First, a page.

The Mumbai Congress plans to take to the streets next week to protest against the civic body’s proposed open spaces policy. The party has also alleged that a club promoted by Sena minister Ravindra Waikar had not paid crores of rupees to the civic body for possessing an open space under the controversial caretaker policy.
The policy, which will be tabled before 227 corporators in the general body meeting in December, retains the adoption policy, but discontinues the caretaker policy. Activists, experts as well as the opposition have alleged the BMC is shielding political leaders from the ruling party, who own plots under the caretaker policy, by not initiating action against them even after brazen violations.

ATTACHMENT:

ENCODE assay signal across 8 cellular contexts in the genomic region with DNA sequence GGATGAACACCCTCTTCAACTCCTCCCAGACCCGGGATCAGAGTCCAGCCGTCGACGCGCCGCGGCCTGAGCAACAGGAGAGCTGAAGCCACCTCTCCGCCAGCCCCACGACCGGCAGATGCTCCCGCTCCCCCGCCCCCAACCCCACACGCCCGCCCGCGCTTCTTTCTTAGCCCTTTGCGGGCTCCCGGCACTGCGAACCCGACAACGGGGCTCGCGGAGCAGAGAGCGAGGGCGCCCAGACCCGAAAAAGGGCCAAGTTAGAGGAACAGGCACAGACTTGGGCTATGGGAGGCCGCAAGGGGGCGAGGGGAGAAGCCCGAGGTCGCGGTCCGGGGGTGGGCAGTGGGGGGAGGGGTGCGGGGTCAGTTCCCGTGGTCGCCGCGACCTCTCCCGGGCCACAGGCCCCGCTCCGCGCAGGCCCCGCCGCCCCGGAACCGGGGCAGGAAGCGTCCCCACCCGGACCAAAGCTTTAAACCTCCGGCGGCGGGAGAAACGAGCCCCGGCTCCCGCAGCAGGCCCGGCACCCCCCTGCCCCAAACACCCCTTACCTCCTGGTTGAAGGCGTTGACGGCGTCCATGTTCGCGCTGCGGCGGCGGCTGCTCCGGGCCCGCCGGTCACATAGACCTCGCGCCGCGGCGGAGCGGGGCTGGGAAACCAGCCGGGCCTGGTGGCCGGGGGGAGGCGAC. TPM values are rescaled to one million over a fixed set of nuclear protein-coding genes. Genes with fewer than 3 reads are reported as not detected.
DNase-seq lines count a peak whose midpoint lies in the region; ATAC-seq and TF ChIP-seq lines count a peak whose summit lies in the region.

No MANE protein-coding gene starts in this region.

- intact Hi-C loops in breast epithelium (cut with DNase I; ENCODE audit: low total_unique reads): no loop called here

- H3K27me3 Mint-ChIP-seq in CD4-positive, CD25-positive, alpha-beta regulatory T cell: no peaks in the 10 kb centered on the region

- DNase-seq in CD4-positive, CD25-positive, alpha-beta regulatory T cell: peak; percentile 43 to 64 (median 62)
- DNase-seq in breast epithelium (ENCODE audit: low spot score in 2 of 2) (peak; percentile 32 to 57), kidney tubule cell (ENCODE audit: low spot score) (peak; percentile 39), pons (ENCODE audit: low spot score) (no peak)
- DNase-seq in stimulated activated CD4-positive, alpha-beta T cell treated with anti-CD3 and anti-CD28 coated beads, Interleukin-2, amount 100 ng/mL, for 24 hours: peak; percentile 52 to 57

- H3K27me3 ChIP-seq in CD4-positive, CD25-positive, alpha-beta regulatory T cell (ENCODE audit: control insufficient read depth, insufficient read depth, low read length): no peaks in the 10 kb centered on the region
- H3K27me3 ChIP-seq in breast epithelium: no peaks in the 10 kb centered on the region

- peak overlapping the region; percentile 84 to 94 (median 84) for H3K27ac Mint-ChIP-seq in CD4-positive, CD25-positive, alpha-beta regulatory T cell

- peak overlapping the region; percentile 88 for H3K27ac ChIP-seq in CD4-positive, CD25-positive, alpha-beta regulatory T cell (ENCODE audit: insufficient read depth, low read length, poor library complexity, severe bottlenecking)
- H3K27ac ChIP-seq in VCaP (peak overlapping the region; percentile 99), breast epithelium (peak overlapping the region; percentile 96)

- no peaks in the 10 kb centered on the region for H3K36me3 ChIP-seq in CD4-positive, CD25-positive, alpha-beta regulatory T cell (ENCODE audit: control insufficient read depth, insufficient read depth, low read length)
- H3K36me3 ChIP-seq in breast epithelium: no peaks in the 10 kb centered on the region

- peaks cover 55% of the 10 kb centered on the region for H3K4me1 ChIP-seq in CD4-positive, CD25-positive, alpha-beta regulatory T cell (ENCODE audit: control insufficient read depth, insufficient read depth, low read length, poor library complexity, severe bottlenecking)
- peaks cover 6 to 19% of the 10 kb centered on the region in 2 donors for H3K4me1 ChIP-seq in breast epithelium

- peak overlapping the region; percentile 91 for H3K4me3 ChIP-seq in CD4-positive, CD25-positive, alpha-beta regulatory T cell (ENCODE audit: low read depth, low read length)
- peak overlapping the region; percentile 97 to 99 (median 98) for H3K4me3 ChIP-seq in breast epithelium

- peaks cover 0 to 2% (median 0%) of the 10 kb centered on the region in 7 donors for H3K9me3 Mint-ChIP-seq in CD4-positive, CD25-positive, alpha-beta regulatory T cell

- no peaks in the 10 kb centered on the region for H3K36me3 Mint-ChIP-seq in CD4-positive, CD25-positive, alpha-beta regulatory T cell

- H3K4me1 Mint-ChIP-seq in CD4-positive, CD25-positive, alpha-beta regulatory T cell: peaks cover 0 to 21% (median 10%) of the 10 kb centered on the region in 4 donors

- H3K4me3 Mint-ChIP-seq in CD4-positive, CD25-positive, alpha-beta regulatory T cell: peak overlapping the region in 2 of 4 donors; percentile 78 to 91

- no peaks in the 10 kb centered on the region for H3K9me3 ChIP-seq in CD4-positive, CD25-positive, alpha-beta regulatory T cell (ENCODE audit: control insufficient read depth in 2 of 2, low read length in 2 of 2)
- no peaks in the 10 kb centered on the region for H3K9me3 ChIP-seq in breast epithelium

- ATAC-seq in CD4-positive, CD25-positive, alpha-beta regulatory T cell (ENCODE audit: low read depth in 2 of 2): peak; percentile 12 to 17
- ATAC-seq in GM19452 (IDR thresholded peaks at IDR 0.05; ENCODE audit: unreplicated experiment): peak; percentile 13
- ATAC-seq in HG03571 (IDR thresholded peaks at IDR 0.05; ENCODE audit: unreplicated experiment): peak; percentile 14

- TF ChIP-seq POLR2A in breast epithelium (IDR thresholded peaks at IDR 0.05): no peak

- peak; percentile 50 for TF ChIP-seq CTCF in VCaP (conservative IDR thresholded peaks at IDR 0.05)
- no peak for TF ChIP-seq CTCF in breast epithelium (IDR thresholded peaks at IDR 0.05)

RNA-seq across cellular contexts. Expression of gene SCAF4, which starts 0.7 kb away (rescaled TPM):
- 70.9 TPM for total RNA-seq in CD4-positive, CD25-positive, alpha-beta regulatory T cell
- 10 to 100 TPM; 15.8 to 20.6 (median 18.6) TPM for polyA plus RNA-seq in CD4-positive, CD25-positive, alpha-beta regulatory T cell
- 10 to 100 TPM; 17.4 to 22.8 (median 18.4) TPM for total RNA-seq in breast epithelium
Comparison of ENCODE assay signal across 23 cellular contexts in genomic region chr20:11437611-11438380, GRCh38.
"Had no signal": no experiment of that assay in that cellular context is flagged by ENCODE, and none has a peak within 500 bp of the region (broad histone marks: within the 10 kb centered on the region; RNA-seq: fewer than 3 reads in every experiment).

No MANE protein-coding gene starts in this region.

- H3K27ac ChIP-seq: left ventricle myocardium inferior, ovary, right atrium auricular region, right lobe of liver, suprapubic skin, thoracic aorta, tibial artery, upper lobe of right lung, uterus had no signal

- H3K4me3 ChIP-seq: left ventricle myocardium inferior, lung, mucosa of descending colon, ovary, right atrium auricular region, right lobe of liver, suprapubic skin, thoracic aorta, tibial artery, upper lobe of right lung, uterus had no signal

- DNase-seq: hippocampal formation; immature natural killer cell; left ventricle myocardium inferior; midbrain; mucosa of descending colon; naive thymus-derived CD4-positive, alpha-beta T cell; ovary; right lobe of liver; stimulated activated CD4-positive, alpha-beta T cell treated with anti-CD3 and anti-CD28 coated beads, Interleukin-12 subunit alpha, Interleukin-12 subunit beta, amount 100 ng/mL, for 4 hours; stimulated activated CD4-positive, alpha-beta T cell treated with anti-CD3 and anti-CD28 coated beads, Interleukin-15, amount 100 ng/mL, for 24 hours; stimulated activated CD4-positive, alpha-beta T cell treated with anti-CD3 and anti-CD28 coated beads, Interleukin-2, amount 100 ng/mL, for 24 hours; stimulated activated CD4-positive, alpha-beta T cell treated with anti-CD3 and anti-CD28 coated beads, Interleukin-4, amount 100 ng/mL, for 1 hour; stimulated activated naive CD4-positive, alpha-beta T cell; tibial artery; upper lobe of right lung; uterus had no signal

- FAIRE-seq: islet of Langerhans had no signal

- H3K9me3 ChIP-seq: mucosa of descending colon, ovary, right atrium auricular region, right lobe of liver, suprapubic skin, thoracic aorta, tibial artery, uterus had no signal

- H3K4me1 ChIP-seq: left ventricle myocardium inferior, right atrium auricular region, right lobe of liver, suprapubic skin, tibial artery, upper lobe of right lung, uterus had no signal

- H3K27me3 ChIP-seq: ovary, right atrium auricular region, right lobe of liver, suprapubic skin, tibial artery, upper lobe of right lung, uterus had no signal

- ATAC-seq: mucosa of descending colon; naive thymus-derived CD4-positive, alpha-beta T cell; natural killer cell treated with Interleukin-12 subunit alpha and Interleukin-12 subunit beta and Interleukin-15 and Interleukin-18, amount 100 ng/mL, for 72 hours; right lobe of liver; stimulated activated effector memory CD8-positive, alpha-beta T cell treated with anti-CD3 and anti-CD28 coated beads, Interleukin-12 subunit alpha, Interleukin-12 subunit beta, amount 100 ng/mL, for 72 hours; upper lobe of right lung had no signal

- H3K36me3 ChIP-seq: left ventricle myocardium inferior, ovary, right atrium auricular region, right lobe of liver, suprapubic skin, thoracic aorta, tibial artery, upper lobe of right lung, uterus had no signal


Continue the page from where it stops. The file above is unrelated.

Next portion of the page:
Sanjay Nirupam, Mumbai Congress chief, on Friday, demanded that all agreements in cases where the norms have been flouted under the caretaker or adoption policy be revoked. “The authorities should conduct an independent audit of all nine plots, which have political leaders as their trustees, that have violated the norms by giving open spaces for cultural and political activities, thus denying entry to citizens.”
Nirupam alleged the case against Matoshree Sports Club, maintained by Sena leader Ravindra Waikar’s trust, is pending since 2005, although the dues run into crores. “The BMC has failed to pursue the case in the past 10 years owing to the pressure from the ruling party,” said Nirupam.
The BMC officials denied commenting on individual cases, but said once the new policy is approved; action will be taken in case of violation of agreements.
“The Matoshree Sports Club has only paid Rs1.5 crore towards dues so far. The BMC had, in 2005, sent an eviction notice to the club, as it had taken no prior permission for sports activity. After 10 years, too, the club allows commercial and sports activities at abysmally high prices, but faces no action,” alleged Nirupam.